Online Film Critics Society

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Reviews: The Perks of Being a Wallflower (2012)

Reviews for this film from our members:

  • Marina Antunes @ Row Three
  • Alan Bacchus @ Daily Film Dose
    • Excerpt: Stephen Chbosky’s recollections, based on his acclaimed novel, make for a more mature remembrance of these years and a surprisingly engrossing drama, mostly free of cliché and melodrama.
  • Jason Bailey @ DVD Talk
    • Excerpt: For much of its running time, Stepehn Chbosky’s ‘The Perks of Being a Wallflower’ is a very fine film indeed, a smart and knowing portrait of (first) high school alienation, and (then) of finding a home among the like-minded. It creates distinctive and complicated characters, tells a compelling story, and creates tensions and conflicts of classical storytelling. And then it just falls apart.
  • Tim Brayton @ Antagony & Ecstasy
    • Excerpt: Boasts one of 2012’s best live-wire performances in the form of Ezra Miller’s exuberantly gay high school senior.
  • Frederic and Mary Ann Brussat @ SpiritualityandPractice.com
    • Excerpt: The rousing coming-of-age journey of a shy, smart, and sensitive high-school freshman who emerges from his shell to savor life.
  • Enrique Buchichio @ Cartelera.com.uy [Spanish]
    • Excerpt: Si viviéramos en otra época, podría llegar a ser un fenómeno de masas como lo fueron en su momento El graduado o La sociedad de los poetas muertos. La película le habla a una generación con honestidad y emoción, pero sin pretender ser un retrato generacional.
  • Stephen Carty @ Flix Capacitor
  • Laura Clifford @ Reeling Reviews
    • Excerpt: …it’s Miller’s movie – he’s an original, unafraid to let his freak flag fly and his presence is exhilarating.
  • Mark Dujsik @ Mark Reviews Movies
    • Excerpt: It has a sense of timelessness.
  • Kimberly Gadette @ doddle
    • Excerpt: The best perks of Perks come from the ragtag band of young actors, particularly Ezra Miller’s theatrical Patrick, exhibiting a giddy, anarchic teen spirit that masks a most profound sorrow.
  • Panagiotis (Takis) Gkaris @ moviesltd.gr
    • Excerpt: Perks’ resolution seems like it was abruptly patched together with material out of a downer drama, with slurring camera movements filled with angst as if this decent but unspectacular psychological study had to end with a bang.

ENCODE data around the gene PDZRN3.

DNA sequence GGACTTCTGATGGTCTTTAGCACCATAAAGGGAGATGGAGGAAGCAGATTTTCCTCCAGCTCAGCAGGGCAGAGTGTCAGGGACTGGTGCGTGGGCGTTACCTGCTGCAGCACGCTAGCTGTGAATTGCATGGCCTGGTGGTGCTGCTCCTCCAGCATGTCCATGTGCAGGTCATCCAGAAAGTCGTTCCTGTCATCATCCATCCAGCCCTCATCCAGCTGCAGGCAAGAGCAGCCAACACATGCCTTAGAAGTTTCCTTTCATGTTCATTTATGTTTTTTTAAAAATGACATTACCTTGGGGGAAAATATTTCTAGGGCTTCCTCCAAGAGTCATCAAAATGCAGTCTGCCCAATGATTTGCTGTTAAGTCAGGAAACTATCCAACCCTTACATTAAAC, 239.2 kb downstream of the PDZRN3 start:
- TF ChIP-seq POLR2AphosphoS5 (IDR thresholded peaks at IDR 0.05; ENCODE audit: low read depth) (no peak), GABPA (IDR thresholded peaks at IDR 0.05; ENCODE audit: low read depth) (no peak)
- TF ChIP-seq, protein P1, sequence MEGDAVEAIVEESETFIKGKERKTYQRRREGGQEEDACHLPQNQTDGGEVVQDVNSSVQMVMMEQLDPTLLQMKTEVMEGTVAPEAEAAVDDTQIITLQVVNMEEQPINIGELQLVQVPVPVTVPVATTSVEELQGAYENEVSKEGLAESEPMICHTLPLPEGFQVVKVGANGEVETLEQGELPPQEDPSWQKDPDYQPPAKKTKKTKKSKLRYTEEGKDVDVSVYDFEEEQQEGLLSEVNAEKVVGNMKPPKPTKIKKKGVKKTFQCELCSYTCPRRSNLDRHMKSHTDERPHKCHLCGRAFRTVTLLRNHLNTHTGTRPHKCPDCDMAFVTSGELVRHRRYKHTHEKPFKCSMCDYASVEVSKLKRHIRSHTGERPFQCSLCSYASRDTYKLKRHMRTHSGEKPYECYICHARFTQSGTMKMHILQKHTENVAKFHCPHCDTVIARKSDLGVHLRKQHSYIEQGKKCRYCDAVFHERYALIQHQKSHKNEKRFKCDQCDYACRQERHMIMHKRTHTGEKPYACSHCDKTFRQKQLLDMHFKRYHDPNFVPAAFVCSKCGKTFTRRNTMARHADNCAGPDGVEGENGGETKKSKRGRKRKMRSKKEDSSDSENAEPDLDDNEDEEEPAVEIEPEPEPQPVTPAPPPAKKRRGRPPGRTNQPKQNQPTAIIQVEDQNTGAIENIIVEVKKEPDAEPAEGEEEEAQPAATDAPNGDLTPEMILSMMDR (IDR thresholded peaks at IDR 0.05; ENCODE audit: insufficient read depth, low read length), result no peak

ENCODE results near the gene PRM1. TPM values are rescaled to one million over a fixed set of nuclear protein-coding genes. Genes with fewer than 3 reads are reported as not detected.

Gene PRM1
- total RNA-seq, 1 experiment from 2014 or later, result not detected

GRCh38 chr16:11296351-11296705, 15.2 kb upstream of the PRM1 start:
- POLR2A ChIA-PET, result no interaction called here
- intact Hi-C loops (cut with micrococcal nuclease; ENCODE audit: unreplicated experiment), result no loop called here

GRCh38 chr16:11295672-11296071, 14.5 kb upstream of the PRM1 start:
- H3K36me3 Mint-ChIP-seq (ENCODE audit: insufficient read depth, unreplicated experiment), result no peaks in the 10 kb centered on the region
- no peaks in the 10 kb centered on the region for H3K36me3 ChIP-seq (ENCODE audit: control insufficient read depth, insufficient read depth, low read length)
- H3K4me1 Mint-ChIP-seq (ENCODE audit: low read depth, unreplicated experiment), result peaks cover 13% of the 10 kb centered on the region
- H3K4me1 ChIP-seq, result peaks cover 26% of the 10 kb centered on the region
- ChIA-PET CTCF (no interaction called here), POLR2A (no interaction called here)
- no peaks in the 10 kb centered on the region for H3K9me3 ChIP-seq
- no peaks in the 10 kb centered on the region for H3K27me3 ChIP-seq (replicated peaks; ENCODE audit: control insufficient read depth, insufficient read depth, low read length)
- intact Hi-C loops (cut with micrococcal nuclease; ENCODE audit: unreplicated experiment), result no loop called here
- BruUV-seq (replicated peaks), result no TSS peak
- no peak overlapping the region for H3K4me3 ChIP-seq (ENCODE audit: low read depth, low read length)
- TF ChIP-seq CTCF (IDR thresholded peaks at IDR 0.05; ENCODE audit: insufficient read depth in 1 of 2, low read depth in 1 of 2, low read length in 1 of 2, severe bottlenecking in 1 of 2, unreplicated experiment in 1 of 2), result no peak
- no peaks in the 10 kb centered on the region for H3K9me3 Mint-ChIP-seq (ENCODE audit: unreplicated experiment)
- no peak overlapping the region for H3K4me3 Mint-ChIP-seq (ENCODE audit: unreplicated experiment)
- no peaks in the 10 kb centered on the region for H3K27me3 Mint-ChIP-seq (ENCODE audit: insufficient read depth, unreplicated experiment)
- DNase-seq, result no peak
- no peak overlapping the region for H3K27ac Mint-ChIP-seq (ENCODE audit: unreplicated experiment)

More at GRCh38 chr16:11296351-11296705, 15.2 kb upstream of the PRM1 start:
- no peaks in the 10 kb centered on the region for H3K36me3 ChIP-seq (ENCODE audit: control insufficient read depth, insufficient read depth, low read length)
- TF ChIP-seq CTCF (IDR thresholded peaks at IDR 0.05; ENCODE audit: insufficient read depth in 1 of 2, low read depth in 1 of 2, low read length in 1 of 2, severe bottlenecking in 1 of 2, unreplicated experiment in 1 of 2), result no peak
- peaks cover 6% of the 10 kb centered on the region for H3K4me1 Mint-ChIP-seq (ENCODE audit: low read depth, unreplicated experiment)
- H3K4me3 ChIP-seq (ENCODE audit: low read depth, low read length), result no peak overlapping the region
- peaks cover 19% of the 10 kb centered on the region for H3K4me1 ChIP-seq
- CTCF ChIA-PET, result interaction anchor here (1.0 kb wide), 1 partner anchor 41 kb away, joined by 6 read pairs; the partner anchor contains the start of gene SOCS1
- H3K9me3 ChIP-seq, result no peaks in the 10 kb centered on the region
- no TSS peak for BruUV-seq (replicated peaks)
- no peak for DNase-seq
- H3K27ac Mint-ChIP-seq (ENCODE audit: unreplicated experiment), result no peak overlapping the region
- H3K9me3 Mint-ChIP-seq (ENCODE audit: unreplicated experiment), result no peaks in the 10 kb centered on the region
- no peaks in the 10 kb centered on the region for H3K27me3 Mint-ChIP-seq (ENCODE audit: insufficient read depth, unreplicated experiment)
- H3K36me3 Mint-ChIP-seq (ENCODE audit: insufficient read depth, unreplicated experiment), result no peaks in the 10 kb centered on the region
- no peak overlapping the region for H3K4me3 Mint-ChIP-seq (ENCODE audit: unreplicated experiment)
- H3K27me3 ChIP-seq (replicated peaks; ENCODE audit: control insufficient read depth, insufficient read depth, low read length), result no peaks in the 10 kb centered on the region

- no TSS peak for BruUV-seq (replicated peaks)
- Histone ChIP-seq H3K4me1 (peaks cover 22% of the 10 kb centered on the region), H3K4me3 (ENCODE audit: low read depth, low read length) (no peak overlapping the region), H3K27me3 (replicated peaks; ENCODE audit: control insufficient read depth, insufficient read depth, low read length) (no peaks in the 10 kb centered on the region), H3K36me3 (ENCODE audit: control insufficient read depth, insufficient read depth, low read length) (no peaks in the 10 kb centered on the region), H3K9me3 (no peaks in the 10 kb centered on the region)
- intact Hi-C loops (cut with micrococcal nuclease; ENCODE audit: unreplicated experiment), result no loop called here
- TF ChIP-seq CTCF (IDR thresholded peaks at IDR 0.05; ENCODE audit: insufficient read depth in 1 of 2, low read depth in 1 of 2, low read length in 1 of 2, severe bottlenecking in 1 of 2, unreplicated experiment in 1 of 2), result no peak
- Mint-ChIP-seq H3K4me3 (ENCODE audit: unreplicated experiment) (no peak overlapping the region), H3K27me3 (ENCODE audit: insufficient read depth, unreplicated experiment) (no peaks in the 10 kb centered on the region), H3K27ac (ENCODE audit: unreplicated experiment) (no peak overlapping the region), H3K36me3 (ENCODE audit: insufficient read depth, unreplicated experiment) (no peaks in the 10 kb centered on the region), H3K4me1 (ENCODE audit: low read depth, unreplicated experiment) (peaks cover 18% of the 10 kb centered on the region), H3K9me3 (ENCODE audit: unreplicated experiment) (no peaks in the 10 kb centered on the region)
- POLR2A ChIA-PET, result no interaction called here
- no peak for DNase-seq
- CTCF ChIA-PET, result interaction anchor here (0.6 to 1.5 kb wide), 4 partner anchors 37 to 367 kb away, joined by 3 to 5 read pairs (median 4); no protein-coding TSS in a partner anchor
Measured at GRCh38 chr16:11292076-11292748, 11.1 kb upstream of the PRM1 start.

• Susan Granger @ www.susangranger.com
    • Excerpt: Earnest and eclectic, the innate compassion of Stephen Chbosky’s young adult novel elevates it far above other coming-of-age dramas.
  • Daniel Kelly @ eFilmCritic
  • Danny King @ The King Bulletin
    • Excerpt: ‘The Perks of Being a Wallflower’ gives us three characters that are so heartfelt, so full of absolute emotional immediacy, that they nearly keep us on the verge of tears throughout the entire film, no matter how happy or sad the scene at hand may be. That’s a difficult thing to capture, and a magnificent thing to experience.
  • Wesley Lovell @ Cinema Sight
    • Excerpt: …most of us fit into a behavioral model that is better represented in Stephen Chbosky’s stellar debut “The Perks of Being a Wallflower.”
  • Jason McKiernan @ Next Projection
    • Excerpt: Like a fuzzy Polaroid snapshot, The Perks of Being a Wallflower etches a glowing portrait of powerful sense memory.
  • Ryan McNeil @ The Matinee
  • Jerry Roberts @ Armchair Cinema
    • Excerpt: The Perks of Being a Wallflower is a rare and glorious joy, a movie that knows the fear and confusion of the years between childhood and adulthood, a time that is about growing up and discovering the mysteries of life, which are so much more interesting than superpowers or American pies.
  • [New – 5/30] | Marcio Sallem @ Em Cartaz [Portuguese]
  • Tom Santilli @ Examiner.com
    • Excerpt: You might want to check your pulse if you are not moved by the themes and characters in The Perks of Being a Wallflower.
  • Amir Siregar @ Amir at the Movies [Indonesian]
  • Frank Swietek @ One Guy’s Opinion
  • Kent Turner @ Film-Forward.com
  • Phil Villarreal @ OK Magazine
    • Excerpt: The greatest perk of being a real Wallflower is that at least you don’t get stuck watching a movie about one.
  • Ed Whitfield @ The Ooh Tray
  • Andrew Wyatt @ Look / Listen (St. Louis Magazine)
    • Excerpt: There are hookups, breakups, misunderstandings, and revelations, but nothing much happens. “These Are the Best Days of Our Life,” seems to be the film’s thematic nut, which is awfully thin stuff on which to hang even a coming-of-age dramedy.
Updated: July 10, 2015 — 11:03 am

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